Does Dialysis Modality Influence the Oxidative Stress of Uremic Patients?

ArticleinKidney and Blood Pressure Research 35(4):220-5 · January 2012with13 Reads
Impact Factor: 2.12 · DOI: 10.1159/000331560 · Source: PubMed


    Since peritoneal membrane is more compatible and residual renal function better preserved during peritoneal dialysis, we questioned whether the oxidative burden in chronic kidney disease (CKD) is influenced by dialysis modality.
    49 stable CKD patients, 17 on continuous ambulatory peritoneal dialysis (CAPD), 16 on hemodialysis (HD), and 16 non-dialyzed, and 13 healthy subjects were enrolled. Plasma thiobarbituric acid-reactive substances (TBARS; nmol/g protein), serum total antioxidant activity (TAA), total plasma-free thiols (Pt-SH; μmol/g protein), albumin and uric acid were measured by spectrophotometry. Serum residual antioxidant activity (RAA) was calculated.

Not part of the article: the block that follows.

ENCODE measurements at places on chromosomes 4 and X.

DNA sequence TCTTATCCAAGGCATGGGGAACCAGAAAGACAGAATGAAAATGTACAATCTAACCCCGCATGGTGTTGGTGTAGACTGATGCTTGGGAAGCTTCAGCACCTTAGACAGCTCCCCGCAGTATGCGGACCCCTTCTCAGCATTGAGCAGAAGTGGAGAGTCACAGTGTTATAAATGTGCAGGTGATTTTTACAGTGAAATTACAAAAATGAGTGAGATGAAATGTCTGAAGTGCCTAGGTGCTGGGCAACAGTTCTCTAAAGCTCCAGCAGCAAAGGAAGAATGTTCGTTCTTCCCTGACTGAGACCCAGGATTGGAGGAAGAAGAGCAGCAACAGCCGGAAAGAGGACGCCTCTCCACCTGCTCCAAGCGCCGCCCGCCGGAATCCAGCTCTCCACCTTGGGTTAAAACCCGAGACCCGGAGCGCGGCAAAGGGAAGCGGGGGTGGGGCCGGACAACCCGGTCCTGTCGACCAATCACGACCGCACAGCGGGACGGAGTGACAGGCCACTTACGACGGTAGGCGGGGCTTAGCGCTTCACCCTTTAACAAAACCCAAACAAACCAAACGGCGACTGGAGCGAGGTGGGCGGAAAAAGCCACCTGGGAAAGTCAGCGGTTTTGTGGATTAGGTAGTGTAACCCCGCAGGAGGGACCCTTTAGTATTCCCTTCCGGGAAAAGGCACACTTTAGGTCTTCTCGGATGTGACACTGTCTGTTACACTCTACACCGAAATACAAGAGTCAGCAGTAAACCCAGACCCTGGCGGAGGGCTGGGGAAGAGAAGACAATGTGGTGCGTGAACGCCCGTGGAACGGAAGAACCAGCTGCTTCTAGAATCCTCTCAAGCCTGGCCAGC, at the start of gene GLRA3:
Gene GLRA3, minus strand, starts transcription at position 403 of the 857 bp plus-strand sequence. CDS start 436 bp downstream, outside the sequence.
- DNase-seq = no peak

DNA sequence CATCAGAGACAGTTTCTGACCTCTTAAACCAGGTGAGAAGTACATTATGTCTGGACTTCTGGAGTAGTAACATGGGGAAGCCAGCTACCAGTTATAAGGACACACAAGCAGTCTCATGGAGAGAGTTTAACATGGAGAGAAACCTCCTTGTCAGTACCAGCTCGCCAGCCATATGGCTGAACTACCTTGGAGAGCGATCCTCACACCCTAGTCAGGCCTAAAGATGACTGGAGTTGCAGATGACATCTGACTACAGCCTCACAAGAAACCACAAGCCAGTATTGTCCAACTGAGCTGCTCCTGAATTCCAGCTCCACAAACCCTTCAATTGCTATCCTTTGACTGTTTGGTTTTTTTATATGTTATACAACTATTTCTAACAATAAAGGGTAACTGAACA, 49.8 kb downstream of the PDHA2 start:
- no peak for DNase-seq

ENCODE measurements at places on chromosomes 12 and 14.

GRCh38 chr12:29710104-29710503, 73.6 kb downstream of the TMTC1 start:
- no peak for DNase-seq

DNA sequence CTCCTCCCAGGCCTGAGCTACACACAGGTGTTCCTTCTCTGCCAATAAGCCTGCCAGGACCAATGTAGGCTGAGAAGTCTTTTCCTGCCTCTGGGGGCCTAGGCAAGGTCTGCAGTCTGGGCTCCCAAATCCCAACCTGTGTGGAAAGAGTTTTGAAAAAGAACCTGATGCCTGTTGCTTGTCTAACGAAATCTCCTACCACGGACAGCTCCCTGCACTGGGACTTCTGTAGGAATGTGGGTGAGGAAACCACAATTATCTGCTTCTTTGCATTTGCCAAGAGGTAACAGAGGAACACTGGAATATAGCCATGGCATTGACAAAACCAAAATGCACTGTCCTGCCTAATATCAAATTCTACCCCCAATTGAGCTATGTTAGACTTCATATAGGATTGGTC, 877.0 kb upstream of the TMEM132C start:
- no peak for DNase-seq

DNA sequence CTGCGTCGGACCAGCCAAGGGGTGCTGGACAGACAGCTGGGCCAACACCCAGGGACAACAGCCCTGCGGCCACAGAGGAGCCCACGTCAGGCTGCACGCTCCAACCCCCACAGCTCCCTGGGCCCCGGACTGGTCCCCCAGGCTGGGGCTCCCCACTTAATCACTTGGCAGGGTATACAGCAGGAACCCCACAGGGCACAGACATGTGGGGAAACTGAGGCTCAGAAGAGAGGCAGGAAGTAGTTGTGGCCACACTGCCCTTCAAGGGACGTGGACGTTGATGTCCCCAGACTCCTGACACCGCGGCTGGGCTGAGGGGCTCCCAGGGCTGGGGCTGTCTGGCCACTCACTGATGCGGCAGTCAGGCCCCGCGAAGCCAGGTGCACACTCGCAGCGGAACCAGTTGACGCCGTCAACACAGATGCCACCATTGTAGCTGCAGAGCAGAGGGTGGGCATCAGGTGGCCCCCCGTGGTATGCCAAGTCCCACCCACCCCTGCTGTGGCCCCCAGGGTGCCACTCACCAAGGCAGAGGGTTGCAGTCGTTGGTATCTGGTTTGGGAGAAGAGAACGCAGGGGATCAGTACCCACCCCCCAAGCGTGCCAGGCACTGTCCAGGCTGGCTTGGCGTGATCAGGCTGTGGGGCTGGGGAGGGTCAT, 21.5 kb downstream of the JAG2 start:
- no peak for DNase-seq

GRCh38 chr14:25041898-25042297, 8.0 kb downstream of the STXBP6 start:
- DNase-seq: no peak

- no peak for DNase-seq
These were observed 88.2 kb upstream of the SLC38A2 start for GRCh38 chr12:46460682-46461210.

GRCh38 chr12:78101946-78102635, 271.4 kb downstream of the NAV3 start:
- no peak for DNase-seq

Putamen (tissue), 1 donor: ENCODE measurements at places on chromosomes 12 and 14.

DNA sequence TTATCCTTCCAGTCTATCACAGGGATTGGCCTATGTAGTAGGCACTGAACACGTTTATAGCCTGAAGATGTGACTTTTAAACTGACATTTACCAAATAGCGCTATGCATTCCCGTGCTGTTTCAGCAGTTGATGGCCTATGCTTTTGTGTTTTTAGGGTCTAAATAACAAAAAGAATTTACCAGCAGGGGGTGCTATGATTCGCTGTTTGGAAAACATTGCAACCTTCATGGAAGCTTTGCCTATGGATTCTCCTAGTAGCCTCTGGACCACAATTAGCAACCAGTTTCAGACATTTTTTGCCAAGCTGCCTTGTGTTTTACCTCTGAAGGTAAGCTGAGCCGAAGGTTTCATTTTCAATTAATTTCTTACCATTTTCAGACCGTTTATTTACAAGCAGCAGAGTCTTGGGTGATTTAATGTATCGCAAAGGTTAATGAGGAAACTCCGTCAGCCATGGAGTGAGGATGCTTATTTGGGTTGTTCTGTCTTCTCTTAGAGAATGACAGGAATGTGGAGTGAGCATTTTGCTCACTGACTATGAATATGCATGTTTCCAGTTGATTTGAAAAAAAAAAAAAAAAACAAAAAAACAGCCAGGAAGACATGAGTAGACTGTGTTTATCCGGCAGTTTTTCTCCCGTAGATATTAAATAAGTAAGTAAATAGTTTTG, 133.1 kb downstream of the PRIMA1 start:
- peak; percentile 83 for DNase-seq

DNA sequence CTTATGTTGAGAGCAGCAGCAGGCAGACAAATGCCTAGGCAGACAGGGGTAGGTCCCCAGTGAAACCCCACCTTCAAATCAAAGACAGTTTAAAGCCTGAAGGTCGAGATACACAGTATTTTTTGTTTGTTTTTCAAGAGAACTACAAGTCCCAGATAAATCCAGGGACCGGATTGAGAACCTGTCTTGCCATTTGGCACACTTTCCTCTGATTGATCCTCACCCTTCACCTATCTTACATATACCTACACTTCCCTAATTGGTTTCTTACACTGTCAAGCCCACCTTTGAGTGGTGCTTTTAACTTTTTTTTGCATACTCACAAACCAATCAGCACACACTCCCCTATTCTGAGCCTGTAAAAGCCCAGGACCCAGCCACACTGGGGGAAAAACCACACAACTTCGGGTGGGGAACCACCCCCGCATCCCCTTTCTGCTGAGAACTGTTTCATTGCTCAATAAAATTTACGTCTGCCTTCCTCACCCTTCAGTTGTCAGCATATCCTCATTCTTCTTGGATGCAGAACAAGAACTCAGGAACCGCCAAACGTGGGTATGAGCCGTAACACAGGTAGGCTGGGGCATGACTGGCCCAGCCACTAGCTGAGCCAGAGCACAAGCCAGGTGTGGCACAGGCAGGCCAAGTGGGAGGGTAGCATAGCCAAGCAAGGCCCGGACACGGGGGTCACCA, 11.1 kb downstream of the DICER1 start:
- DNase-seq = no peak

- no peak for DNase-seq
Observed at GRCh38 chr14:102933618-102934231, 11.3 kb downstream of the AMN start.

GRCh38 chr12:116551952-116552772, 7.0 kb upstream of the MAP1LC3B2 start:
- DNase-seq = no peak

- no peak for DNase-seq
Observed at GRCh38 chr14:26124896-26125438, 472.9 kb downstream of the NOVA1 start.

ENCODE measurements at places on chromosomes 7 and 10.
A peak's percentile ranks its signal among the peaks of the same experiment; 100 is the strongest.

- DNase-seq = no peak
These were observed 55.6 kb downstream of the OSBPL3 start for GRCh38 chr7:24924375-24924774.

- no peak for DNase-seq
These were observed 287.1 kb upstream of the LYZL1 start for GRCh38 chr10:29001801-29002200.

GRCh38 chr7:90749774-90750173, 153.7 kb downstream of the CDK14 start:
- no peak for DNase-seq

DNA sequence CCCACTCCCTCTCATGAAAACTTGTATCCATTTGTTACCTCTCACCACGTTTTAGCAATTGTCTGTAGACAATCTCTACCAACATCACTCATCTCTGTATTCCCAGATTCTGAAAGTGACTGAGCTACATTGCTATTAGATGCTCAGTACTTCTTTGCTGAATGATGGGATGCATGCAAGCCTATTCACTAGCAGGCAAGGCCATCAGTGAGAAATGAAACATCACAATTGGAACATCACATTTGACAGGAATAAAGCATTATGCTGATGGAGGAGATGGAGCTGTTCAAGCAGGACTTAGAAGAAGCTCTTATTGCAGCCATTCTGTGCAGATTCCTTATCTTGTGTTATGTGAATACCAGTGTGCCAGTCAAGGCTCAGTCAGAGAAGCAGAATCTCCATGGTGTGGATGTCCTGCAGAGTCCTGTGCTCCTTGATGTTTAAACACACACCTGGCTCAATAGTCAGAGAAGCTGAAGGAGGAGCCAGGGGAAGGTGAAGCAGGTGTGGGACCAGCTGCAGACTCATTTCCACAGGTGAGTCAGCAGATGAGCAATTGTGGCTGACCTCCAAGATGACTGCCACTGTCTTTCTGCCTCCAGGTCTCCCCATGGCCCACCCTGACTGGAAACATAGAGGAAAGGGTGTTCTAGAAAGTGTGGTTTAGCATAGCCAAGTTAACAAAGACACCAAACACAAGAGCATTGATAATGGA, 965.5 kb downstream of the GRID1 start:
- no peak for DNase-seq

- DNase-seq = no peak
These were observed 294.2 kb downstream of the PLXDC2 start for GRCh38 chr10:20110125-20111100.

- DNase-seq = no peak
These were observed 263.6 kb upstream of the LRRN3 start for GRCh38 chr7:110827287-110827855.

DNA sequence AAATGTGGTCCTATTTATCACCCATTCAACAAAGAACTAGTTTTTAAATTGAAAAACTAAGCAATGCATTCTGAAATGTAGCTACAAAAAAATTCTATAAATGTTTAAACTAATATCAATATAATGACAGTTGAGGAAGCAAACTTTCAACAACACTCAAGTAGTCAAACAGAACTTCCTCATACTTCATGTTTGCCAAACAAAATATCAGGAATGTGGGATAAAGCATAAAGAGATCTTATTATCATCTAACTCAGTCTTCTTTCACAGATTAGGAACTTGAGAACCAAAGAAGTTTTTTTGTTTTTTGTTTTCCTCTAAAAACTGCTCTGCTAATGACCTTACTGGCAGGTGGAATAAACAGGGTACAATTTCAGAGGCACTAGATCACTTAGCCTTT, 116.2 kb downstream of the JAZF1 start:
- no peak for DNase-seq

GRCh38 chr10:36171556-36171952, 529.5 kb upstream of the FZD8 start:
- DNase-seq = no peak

TBARS were higher in HD (78.3 ± 20.3) versus both non-dialyzed (53.1 ± 27.9, p = 0.007) and CAPD groups (58.3 ± 19.8, p = 0.008). Pt-SH was reduced in CKD patients, but showed comparable values between dialysis groups. TAA and RAA were similarly increased in HD and CAPD patients than in the other two groups.
    Oxidative stress occurs in all CKD patients and worsens as renal function declines. Lipid peroxidation seems more augmented during chronic HD as compared to CAPD, but the plasma antioxidant status did not differ between the investigated dialysis methods. Therefore, dialysis modality appears to influence lipid peroxidation without changing the extracellular antioxidant defense of CKD patients.